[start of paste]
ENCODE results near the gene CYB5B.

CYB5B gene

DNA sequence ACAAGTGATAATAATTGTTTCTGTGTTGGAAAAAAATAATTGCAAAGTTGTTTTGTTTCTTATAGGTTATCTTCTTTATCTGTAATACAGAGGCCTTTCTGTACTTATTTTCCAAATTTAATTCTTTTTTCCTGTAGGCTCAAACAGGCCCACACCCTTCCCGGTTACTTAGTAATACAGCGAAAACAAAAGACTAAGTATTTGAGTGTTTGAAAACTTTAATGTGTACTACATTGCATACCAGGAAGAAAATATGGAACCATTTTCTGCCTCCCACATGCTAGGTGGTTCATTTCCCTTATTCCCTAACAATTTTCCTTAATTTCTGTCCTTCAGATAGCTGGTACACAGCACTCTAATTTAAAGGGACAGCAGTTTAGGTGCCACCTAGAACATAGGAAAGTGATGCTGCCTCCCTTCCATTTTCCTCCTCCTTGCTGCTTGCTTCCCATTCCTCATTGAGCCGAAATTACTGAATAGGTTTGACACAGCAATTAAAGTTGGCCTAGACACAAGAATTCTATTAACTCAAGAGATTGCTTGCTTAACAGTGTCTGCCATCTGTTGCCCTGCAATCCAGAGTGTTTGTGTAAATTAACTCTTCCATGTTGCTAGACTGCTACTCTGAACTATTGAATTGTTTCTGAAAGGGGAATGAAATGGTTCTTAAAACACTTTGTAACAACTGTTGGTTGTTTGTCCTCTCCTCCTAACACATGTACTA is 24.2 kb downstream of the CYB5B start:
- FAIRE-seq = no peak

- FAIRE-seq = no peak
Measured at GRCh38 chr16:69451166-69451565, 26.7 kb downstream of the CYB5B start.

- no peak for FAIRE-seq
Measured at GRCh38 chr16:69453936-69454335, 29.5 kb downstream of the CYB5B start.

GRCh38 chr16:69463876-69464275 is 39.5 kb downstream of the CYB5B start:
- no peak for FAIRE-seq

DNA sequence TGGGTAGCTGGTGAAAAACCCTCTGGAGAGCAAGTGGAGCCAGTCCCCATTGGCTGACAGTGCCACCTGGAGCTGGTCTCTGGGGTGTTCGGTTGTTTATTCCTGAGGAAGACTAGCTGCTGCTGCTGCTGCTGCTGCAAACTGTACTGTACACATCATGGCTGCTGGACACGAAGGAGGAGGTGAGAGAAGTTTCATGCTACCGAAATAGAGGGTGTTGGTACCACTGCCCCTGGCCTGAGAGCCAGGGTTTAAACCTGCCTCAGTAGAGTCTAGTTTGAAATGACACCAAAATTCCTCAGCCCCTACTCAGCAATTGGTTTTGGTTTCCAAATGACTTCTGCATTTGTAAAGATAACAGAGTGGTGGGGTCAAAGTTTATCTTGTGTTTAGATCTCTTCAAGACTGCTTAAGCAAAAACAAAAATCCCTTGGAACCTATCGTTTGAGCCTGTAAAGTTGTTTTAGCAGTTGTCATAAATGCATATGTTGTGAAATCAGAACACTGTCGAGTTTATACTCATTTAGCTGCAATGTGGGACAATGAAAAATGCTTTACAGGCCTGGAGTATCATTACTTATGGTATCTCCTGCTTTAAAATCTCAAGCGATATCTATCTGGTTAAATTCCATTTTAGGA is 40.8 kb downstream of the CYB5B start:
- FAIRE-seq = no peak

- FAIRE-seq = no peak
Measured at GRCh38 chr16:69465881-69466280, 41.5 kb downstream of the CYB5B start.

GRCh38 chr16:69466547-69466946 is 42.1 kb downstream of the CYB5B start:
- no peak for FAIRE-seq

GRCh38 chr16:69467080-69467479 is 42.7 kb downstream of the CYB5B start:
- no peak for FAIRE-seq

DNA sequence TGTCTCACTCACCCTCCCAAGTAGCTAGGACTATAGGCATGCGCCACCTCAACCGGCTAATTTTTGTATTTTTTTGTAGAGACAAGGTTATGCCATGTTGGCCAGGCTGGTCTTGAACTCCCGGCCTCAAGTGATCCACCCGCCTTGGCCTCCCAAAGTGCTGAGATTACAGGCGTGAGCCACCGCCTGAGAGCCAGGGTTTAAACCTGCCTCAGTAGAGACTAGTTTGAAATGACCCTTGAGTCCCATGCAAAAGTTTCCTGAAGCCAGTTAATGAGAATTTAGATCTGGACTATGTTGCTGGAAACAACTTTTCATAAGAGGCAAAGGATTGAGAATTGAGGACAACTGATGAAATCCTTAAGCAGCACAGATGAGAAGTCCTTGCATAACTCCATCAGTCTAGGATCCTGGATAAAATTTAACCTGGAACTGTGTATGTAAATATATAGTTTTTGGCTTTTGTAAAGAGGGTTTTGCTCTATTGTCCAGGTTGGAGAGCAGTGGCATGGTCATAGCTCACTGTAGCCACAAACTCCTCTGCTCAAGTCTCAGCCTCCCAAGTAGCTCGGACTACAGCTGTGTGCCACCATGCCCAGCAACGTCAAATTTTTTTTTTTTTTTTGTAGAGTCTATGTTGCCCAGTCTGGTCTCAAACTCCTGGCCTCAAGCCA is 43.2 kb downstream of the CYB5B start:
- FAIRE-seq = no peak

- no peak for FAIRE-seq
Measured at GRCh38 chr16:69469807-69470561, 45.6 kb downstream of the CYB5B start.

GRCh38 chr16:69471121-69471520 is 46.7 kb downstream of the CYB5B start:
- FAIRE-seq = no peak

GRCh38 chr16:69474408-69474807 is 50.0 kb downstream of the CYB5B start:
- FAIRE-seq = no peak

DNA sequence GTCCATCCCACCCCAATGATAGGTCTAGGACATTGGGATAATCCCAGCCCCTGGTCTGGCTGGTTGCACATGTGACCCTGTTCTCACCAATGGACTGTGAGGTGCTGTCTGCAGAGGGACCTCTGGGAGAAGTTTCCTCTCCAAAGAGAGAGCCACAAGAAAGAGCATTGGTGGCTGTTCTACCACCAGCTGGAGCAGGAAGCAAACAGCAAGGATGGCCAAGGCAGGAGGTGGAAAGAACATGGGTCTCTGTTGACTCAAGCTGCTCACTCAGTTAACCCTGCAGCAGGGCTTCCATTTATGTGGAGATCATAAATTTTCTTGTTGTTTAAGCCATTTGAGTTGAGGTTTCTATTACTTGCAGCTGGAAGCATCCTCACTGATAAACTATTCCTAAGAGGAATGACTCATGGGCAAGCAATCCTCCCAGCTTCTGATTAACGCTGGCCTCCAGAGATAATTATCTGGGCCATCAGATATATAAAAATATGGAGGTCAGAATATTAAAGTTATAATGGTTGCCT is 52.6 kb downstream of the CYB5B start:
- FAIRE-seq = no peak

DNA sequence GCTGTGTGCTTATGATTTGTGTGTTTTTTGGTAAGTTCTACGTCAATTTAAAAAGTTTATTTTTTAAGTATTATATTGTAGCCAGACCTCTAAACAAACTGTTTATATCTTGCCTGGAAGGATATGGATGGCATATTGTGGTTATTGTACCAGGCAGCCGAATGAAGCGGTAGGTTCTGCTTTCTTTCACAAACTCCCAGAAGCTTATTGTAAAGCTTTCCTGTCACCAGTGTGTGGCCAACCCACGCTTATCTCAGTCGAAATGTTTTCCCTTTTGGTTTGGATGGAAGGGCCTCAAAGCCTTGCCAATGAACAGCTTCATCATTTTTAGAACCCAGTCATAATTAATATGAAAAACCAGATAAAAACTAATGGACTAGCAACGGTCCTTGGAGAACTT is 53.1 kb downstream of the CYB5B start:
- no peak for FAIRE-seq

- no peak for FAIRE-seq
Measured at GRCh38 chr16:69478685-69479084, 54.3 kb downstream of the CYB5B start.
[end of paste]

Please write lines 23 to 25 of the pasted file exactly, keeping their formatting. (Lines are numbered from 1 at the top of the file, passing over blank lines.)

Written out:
GRCh38 chr16:69471121-69471520 is 46.7 kb downstream of the CYB5B start:
- FAIRE-seq = no peak

GRCh38 chr16:69474408-69474807 is 50.0 kb downstream of the CYB5B start: